Q48. Doesn’t business want us to stay in the EU?
Answer: “The business community is split on the issue. A lot of business people have gone on the record to state that the EU damages their company. That is especially true for SMEs. Some commentators suggest that the EU is a corporatist entity and so best suits a few big business insiders who can personally lobby Commissioners.”
The business community was split – but not down the middle. A March 2016 poll by by ComRes showed that 80%, the overwhelming majority of CBI businesses, wanted to remain in the EU – while just 5% wanted to leave and that included small, medium and large firms in every sector employing nearly seven million people.
And whatever they thought at the time, trade bodies like the Federation of Small Businesses, the British Chambers of Commerce, the Chemical Industries Association and the Construction Leadership Council told the FT in 2022 they were “tired and frustrated by the lived experience of Brexit”.
Q70. Won’t foreign direct investment decline?
Answer: “No.” Change, or Go said, “72 per cent of US investors and two thirds of Asian investors wanted the UK to have ‘looser’ relations with the EU. Far from fearing the possibility of Britain loosening its political ties to the EU, international investors, aware of the corrosive impact of EU regulation on the economy, are advocating a new relationship”.
Tesla, Intel and the Chinese EV maker BYD have all announced massive investment in the EU after declining to build new plants in the UK explicitly ‘because of Brexit’. Since 2016 foreign direct investment in the UK has fallen.
Q85. What would be the impact on the maritime sector?
Answer: “Leaving the EU would secure the long-term control of the UK’s territorial waters.”
The fishing industry have been vocal in condemning Brexit and the trade deal which has decimated Britain’s coastal communities.
Q93. How would leaving the EU benefit the average working family?
Answer: “Households could be £933 better off outside of the EU.”
This week Paul Johnson, director of the respected Institute for Fiscal Studies, said: “Most analysis, including that of the OBR, suggests that our productivity and economic output will fall by around 4 per cent as a result of leaving the single market.” Mr Johnson said that means in the long run “people [NB not households but workers] on average sorts of earnings might be £1,000 to £1,500 worse off (before tax) than they otherwise would have been. Of course it also means less money for public services like health and education.”
Q123. How would research be supported in an independent UK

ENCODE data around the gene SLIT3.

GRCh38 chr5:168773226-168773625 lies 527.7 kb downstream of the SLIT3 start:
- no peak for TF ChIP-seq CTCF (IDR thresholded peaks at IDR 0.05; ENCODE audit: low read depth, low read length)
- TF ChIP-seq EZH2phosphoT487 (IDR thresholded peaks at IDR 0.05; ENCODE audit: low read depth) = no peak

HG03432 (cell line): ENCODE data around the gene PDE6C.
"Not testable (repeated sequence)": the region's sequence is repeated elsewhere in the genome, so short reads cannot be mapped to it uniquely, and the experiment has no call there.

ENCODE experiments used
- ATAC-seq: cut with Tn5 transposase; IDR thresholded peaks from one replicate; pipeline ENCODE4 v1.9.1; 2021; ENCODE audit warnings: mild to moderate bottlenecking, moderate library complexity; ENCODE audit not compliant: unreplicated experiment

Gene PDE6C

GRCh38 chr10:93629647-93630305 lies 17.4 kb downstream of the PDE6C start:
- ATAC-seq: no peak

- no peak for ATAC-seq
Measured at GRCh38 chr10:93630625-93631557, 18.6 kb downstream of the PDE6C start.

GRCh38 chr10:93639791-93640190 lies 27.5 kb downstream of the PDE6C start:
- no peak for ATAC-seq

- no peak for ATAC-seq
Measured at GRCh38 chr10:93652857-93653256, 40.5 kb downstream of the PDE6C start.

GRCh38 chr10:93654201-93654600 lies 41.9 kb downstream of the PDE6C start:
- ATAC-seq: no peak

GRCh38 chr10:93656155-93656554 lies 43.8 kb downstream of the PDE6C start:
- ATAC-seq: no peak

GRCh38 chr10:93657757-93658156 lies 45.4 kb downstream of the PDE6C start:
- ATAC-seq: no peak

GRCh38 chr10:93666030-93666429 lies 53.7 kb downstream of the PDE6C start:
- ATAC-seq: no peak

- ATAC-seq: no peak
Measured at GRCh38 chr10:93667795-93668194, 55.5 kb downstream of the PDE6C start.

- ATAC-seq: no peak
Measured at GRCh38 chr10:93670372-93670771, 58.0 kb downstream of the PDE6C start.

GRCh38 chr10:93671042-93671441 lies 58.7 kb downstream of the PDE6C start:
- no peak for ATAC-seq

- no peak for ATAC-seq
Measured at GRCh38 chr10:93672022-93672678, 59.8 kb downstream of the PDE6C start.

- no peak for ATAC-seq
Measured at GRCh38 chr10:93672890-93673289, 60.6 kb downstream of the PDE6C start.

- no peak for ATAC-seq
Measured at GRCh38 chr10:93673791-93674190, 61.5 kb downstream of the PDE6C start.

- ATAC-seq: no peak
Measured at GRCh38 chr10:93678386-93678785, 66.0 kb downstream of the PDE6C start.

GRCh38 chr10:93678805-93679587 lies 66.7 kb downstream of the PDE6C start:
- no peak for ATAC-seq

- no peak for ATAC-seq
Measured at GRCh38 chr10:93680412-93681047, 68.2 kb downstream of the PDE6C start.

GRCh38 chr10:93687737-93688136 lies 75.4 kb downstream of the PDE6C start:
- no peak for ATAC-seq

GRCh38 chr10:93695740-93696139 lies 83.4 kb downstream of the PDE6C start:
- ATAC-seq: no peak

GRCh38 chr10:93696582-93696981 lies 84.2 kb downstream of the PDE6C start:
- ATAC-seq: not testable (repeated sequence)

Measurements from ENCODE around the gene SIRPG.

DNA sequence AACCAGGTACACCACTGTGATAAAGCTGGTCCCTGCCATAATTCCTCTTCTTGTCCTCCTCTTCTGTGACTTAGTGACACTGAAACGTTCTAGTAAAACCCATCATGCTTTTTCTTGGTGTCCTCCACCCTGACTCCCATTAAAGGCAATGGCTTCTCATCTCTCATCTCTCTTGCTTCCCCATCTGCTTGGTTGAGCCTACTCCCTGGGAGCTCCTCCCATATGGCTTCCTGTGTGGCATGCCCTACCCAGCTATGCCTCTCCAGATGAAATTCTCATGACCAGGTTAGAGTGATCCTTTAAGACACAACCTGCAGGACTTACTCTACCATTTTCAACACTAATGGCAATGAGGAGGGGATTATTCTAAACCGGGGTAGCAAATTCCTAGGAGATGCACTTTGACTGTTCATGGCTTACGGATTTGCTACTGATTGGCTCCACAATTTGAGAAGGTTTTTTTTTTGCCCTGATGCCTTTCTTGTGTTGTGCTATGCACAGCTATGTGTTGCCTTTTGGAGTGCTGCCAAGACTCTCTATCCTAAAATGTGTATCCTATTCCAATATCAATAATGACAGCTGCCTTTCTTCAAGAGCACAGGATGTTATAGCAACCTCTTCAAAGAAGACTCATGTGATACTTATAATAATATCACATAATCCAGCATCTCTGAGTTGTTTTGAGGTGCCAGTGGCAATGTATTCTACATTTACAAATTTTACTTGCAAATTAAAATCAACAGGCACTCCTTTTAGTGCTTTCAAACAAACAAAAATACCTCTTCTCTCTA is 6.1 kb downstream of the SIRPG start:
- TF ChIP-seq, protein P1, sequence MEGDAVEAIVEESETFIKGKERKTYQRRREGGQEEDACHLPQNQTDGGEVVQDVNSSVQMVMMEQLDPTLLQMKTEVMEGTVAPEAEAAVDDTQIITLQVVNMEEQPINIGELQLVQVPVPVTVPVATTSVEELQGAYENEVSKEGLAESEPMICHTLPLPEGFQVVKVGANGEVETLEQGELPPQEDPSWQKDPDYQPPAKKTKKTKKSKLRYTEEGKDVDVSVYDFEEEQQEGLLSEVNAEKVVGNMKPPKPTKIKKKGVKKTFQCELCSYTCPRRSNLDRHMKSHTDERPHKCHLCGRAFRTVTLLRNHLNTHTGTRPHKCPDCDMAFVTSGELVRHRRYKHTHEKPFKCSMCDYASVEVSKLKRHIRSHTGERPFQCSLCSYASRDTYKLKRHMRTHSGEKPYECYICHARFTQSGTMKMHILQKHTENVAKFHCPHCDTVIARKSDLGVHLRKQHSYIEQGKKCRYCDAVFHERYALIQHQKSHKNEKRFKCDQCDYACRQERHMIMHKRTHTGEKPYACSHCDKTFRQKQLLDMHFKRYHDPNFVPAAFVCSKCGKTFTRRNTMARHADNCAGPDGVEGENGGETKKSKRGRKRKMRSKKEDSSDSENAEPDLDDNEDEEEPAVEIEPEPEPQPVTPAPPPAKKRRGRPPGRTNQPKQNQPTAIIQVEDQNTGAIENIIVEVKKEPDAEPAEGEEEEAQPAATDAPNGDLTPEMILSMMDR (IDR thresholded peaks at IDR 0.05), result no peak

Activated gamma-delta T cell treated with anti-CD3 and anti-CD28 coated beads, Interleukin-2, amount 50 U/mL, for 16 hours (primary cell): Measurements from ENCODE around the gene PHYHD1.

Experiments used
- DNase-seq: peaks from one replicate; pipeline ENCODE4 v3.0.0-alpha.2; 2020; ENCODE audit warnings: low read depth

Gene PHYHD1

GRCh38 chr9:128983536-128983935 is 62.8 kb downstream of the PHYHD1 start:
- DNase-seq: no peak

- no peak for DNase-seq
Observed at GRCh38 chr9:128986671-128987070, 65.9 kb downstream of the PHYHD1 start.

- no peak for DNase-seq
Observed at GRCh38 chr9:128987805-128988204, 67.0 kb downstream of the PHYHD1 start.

Answer: “Because the UK is a net contributor to the EU Budget, funding to research projects could continue just as it is now.”
The UK is still not a member of Horizon, the EU’s flagship research project worth over €95bn for the period 2021–2027. And it may never be so. The government is said to be considering a UK only scheme.
Q130. Would an independent UK’s voice in the EU be weaker or stronger?
Answer: “As a key trading partner, a major economy, and one of the continent’s two global powers, the UK would have a key voice in the EU.”
In fact, the UK now has no voice inside the EU at all.
Q147. What would independence mean for immigration in the UK?
Answer: “The UK could run a policy to fully suit UK employment needs. Currently, it can only do so with respect to non-EEA nationals, leaving a gaping hole in policy.”
One of the most striking features of Brexit has been the huge shortages of staff, both skilled and unskilled in seasonal fruit picking, hospitality, care homes, the NHS, haulage, food processing and various other sectors of the UK economy. Recruiting from the EU is now a long, time-consuming and bureaucratic nightmare.
Q157. As a UK citizen, could I still visit or live in the rest of the EU easily?
Answer: “Work visas will ultimately depend on future treaty terms. No visa is currently required for all of continental Europe except Kosovo, and also the OECD countries, suggesting continuity would be the default.” [added emphasis]
UK workers lost the automatic right to work in 27 EU member states on 31 December 2020. A work permit in most EU countries is now required and in most cases, you will also need a job offer in order to obtain a visa to move there.
Q185. How would the UK’s fishing quotas be determined following independence?
Answer: “This would be for Parliament to decide, but it is likely that a new system could be developed that pushes decision-making much closer to the communities affected.”
The UK-EU TCA allows EU boats to continue to fish in UK waters although UK fishers will gradually get a greater share of the allowable fish. The increased share will be phased in between 2021 and 2026 and after that there will be annual negotiations to decide how the catch is shared out between the UK and EU. While in theory Britain could exclude EU boats after 2026, the bloc could respond with tariffs on exports of British fish to the EU or by denying UK boats access to EU waters.
Q198. Would I have to pay roaming charges on my mobile phone in other parts of the EU?
Answer: “No. This is a positive achievement by the EU but is now a legacy decision and will not be affected by the UK leaving.”
Since January 2021, UK operators have been allowed to reintroduce so-called roaming charges and networks operated by Vodafone, Three and EE have since reintroduced them.